Here’s What You Need to Know
Competitive bidding ensures government agencies, educational institutions, and other nonprofit organizations get fair prices from a range of manufacturers for the things they purchase. But it is a very time-intensive process.
As a result, growing numbers of government agencies are turning to cooperative procurement programs. So, what are “cooperative procurement programs” and how can you put them to work for you? Christine Bilz, government sales leader for Vehicle Service Group (VSG), answers some frequently asked questions.
Q. What is a cooperative procurement program?
A. Cooperative procurement programs, also known as “government purchasing” or “government procurement” programs, use shared processes to provide competitive prices, terms and conditions to members without the need for individual bid solicitation. As a result, Bilz explains, “government agencies and other non-profit entities are able to significantly reduce administrative and legal costs associated with large-scale purchasing needs.”
Q. Why are cooperative procurement programs becoming more popular?
A. Government resources are getting tighter and some agencies don’t have enough personnel with the knowledge and background to understand the complexities of buying the needed equipment or products. Often, purchasing decisions need to be made quickly in order to maintain productivity and keep taxpayers’ dollars at work. That means there isn’t time for a long, intensive bidding process.
Q. What are the main benefits of buying through a government purchasing program?
A. There are many benefits for agencies that buy equipment in this manner, including:
- Cooperative procurement contracts are convenient. Instead of seeking quotes, bids or proposals, eligible agencies simply select products and services from the cooperative contract catalog, saving considerable time and effort.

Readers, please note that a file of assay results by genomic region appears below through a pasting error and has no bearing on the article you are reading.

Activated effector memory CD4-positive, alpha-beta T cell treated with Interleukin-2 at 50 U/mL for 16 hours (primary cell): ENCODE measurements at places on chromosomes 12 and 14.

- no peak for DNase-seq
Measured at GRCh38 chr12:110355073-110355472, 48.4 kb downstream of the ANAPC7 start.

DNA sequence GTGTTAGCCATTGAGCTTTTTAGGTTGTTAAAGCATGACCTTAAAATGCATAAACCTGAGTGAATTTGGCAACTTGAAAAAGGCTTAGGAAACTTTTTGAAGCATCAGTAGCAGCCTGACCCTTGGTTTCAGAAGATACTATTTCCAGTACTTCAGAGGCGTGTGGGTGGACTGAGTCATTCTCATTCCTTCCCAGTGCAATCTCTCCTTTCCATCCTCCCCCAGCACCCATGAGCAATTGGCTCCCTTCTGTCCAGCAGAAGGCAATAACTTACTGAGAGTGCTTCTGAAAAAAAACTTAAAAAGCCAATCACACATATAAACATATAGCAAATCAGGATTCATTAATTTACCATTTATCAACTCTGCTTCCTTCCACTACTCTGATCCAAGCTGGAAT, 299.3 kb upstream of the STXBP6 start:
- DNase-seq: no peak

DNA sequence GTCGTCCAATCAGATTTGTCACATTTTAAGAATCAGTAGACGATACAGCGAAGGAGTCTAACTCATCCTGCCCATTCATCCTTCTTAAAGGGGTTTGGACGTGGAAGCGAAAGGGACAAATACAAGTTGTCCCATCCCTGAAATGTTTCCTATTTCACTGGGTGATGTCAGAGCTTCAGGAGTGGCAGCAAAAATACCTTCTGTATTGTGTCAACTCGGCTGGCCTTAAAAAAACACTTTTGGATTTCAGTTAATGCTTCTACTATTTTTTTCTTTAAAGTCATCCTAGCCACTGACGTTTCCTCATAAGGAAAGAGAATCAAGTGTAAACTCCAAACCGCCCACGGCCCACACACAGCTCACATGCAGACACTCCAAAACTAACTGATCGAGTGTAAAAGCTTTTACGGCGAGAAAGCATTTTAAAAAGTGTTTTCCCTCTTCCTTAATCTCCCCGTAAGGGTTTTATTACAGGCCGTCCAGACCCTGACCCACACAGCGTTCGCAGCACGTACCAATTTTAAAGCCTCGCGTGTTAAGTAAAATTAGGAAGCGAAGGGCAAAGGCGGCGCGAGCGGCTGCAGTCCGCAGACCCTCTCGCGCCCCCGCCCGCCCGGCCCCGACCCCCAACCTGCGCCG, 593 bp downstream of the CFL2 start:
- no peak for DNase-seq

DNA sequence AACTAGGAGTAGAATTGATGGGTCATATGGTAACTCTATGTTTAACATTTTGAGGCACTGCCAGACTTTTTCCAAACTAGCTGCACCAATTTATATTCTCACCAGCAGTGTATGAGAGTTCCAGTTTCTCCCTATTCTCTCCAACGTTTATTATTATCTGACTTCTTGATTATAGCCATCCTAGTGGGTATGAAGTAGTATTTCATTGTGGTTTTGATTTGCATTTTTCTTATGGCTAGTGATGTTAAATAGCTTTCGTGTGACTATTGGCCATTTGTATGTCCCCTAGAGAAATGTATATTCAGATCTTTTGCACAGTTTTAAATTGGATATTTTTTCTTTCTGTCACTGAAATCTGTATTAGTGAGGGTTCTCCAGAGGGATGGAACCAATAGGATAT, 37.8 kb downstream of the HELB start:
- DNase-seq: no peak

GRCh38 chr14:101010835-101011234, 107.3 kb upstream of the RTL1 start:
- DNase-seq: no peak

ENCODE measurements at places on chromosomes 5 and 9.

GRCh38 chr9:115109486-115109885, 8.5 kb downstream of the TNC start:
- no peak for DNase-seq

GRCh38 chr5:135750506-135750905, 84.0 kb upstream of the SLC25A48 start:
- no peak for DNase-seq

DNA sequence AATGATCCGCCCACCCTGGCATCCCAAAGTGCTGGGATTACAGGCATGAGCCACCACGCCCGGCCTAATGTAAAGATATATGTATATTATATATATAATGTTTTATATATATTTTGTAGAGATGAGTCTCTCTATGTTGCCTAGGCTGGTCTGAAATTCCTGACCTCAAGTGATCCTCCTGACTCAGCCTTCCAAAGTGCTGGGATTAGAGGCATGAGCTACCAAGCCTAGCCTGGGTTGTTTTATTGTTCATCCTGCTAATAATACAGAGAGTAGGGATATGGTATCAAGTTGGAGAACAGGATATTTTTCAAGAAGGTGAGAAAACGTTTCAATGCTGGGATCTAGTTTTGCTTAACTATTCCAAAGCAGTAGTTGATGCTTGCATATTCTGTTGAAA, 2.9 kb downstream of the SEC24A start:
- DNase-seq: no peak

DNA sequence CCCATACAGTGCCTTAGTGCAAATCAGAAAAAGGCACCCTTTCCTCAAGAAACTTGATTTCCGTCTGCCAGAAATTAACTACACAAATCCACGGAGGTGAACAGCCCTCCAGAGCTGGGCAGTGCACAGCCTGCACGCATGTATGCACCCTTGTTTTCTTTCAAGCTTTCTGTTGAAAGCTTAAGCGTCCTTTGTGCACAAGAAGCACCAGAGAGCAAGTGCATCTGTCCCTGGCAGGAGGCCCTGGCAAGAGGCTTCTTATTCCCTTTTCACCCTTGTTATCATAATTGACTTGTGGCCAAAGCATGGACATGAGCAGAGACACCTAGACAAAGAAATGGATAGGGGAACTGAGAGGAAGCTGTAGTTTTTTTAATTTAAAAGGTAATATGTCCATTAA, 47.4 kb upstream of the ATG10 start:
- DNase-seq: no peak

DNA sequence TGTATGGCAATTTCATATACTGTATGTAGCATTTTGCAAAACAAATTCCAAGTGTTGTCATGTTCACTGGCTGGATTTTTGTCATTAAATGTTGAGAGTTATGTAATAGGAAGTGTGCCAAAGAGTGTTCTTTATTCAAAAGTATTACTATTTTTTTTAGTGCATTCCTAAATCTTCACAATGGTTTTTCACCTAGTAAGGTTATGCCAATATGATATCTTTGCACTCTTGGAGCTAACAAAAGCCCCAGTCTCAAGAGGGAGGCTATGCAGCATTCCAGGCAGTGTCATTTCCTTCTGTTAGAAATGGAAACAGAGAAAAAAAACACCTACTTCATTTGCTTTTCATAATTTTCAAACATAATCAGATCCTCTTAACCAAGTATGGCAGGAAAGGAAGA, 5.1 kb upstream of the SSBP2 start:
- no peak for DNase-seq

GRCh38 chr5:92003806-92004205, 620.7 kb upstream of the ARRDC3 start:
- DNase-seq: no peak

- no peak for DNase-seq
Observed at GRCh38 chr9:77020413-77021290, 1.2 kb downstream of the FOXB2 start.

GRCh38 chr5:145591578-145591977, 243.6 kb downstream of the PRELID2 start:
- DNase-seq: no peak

- Cooperative purchasing contracts produce lower prices. Cooperative contracts are especially advantageous for small governments because they benefit from the market share leveraged by larger government consumers.
- Cooperative purchasing contracts provide higher quality products and services.
- With one procurement process and one contract serving multiple governments, cooperative contracts reduce administrative costs because the preliminary work has already been done.
Q. Why is the purchasing process easier for these programs?
A. One of the biggest benefits of purchasing through these programs is that the process is simplified. The purchasing process is easier with government contracts because the majority of the time an entity just has to submit a purchase order, instead of the cumbersome paperwork of a bid solicitation. The process is made easier and faster.
Q. When government agencies purchase equipment through cooperative purchasing programs how does it benefit taxpayers?
A. When cooperatives reach out with an RFP to get vendors on a contract, they are pooling resources to get the best value for all of their member agencies. It is to a vendor’s advantage to give the best discount possible in order to be considered for a contract. Ultimately, citizens benefit from cooperative procurement through lower total cost of government, better application of resources and more efficient government operations.
Q. Is there more than one cooperative purchasing program?
A. Yes. There are a number of cooperative purchasing programs available both regionally and nationally. Rotary products are available through the following programs: GSA, NASPO ValuePoint (formerly WSCA-NASPO), Sourcewell (formerly NJPA), HGACBuy, CMAS, TXMAS, KCRPC and OGS.
To learn more about purchasing Vehicle Service Group products through a government procurement program, visit our Government Purchase Page Here.
I am the Purchasing Agent for a Municipality in Canada and I am wondering if there is a contract for government purchases in Canada.
Unfortunately we do not have any government contracts for Canada at this time. Thank you for asking.
Interested in purchasing a Rotary Lift for the Richland Bean Blossom School Corporation in Ellettsville, IN. I work for their Architectural Firm. Could you contact me to let me know if they will qualify under the government purchase plan?
Good afternoon, Christine. Does Rotary Lift participate in the Owner Direct Program (ODP) for government entities?
Christine will address this with you in an email. Thanks